RTD resets priorities for Northwest Rail BRT
Last Updated: 15:59 June 25, 2014
Directors of the Regional Transportation District Tuesday night adopted the recommendations of the Northwest Area Mobility Study, a 15-month collaborative effort with northwest area governments and transportation partners to achieve consensus on a set of recommendations that could bring near-term mobility improvements to the northwest area.
The priorities, some of which can be pursued simultaneously, are:
Complete remaining FasTracks-funded U.S. Highway 36 bus rapid transit commitments.
Conduct advanced planning and design of arterial bus rapid transit on Colorado Highway 119 and U.S. Highway 287. New funding must be identified for these and other arterial corridors.
Work with the Colorado Department of Transportation to evaluate Interstate 25 reverse commute solutions between Denver Union Station and Pecos Street.
Annually evaluate strategies to accelerate implementation of Northwest Rail, while recognizing it is a longer term goal.
Consider implementing additional arterial enhanced bus corridors along Colorado Highway 7, South Boulder Road, 120th Avenue, Colorado Highway 42/95th Street and 28th Street/Broadway.
People in the northwest area have been frustrated by the escalating costs of and lack of progress in creating the Northwest Rail and want to see mobility benefits sooner.
"A little over a year ago, this challenge was daunting," said RTD's board chairman Chuck Sisk. "This study is a real model in regional cooperation, which has been the hallmark of the northwest region. RTD looks forward to continuing this collaborative spirit and working with the public and private sectors in the northwest area to improve mobility and fulfill fully the commitment of FasTracks as passed by the voters in 2004.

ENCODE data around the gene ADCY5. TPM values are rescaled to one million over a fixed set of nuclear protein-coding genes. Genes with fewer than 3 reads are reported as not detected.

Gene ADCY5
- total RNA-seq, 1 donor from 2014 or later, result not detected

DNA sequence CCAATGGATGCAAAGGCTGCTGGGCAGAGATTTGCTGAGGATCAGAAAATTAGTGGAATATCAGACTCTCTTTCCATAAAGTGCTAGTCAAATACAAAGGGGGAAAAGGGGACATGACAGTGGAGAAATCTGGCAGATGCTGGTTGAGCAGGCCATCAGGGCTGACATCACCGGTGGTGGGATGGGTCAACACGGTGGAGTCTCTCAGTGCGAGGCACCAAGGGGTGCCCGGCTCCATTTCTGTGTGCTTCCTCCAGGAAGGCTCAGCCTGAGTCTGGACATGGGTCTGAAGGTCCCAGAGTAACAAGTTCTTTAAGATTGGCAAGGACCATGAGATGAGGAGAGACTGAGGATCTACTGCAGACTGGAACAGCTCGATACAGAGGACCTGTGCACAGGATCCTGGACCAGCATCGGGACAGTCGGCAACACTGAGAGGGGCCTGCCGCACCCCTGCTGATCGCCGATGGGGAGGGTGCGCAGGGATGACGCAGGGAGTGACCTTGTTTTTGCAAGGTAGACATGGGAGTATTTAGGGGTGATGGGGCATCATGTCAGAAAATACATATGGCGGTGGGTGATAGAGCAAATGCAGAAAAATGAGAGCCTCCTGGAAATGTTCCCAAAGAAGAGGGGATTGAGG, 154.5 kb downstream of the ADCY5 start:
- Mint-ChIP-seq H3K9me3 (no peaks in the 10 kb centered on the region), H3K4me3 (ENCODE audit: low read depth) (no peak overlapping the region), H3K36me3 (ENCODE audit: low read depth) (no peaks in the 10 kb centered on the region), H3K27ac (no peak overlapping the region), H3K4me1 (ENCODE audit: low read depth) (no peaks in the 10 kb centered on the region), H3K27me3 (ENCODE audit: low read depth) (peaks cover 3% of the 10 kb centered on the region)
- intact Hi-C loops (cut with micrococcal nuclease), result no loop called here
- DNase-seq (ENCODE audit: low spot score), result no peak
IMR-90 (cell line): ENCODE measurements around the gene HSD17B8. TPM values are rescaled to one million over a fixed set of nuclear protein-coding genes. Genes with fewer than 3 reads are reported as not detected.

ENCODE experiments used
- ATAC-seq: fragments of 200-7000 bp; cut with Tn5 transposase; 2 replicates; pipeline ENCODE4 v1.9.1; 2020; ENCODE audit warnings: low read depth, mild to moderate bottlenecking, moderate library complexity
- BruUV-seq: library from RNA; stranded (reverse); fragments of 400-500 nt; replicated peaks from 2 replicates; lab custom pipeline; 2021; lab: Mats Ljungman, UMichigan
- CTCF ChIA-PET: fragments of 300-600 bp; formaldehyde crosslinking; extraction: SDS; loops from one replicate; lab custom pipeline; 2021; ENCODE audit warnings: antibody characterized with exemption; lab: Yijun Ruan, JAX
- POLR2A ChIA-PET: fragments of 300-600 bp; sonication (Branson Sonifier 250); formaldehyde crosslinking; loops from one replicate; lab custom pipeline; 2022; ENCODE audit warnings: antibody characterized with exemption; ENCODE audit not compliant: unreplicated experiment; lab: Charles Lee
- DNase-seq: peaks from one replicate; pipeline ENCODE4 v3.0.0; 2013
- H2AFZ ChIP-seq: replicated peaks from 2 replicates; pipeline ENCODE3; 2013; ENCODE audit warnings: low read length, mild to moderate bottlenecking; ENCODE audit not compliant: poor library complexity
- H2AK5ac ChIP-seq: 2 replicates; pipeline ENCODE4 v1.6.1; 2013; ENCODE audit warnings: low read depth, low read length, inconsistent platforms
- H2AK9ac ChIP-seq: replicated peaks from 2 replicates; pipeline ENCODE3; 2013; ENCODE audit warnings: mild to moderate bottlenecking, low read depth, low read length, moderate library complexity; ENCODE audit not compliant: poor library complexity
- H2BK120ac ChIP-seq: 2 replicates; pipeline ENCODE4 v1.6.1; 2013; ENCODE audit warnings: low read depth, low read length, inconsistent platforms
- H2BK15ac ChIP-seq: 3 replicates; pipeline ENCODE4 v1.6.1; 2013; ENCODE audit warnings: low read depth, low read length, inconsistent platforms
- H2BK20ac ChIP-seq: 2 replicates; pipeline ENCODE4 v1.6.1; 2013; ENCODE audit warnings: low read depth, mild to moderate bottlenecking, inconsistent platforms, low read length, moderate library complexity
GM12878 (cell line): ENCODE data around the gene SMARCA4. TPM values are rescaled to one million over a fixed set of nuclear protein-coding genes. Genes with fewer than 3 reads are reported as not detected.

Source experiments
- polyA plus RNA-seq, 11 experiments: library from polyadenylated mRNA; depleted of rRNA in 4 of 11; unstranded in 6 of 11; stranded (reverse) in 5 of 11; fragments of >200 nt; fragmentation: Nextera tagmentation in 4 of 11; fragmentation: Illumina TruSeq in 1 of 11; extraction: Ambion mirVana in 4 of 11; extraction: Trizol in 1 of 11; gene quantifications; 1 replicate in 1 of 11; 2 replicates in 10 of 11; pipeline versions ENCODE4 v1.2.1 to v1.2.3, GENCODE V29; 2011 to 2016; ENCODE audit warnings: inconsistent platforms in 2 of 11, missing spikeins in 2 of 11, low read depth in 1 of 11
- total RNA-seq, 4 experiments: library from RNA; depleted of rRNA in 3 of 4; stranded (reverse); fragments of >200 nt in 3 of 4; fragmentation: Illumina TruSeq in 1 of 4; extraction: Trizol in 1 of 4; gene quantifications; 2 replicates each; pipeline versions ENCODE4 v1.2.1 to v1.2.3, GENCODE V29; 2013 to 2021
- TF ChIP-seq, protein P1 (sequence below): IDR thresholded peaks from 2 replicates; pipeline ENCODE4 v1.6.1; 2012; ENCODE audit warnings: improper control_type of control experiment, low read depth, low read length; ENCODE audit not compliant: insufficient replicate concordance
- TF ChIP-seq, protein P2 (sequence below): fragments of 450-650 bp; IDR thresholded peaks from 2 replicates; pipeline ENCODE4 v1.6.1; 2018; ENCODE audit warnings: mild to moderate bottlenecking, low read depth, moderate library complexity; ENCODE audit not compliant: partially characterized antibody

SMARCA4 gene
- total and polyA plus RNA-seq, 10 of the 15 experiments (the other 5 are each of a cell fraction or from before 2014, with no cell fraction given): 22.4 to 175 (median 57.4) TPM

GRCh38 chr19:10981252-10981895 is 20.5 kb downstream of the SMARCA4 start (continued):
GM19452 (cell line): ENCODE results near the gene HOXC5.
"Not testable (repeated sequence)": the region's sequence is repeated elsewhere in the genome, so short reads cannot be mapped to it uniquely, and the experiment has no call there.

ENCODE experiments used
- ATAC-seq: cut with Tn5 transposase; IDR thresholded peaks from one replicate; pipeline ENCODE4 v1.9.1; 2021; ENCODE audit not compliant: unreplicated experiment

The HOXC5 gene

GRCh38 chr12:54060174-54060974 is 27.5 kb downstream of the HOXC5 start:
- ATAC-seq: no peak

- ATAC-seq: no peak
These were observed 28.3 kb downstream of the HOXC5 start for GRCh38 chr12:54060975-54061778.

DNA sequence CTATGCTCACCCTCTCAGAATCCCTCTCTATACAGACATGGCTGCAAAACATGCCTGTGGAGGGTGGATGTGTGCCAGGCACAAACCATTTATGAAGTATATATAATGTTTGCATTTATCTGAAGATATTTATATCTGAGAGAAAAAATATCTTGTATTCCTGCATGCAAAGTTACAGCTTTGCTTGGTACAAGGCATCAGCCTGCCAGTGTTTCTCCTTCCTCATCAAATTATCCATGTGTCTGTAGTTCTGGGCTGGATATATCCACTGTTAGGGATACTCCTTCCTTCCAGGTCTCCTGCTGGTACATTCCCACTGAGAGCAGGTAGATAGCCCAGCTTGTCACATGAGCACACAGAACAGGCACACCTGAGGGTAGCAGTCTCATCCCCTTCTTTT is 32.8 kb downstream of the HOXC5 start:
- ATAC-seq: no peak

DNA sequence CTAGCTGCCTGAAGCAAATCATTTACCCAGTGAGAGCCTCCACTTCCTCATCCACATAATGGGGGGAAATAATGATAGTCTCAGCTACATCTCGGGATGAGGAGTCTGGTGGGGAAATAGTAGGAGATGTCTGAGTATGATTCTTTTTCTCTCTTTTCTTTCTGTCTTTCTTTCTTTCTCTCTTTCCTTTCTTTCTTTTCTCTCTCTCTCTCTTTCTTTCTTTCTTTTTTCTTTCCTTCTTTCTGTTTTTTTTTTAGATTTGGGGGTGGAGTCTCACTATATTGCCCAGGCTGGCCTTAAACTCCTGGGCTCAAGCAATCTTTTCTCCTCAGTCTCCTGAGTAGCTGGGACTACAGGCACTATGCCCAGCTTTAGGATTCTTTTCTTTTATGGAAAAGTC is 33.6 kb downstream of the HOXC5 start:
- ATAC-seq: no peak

RTD officials will begin to pursue the priorities in partnership with local stakeholders, according to a prepared statement.
RTD has applied for a federal grant to fund planning studies for the Colorado 119 and U.S. 287 arterial BRT corridors. Results of that application are expected this fall.
The study was initiated in response to significant cost increases and delays associated with building and operating Northwest Rail - the 41-mile commuter rail line from Denver to Longmont included in RTD's FasTracks program.
During the course of 17 meetings, elected officials and technical staff from RTD, the Colorado Department of Transportation and 13 area jurisdictions and agencies considered technical, economic and environmental analysis to develop a recommended list of agreed-upon priorities.
Entities that participated in the study are 36 Commuting Solutions and North Area Transportation Alliance; the cities of Arvada, Boulder, Broomfield, Lafayette, Longmont, Louisville, Superior and Westminster; Boulder County; Colorado Department of Transportation, the Denver Regional Council of Governments and the University of Colorado-Boulder.
For more information about the study, visit www.rtd-fastracks.com and click on the Northwest Area Mobility Study tab.
FasTracks is RTD's voter-approved transit expansion program to build 122 miles of commuter rail and light rail, 18 miles of bus rapid transit service, add 21,000 new parking spaces, redevelop Denver Union Station and redirect bus service to better connect the eight-county district.
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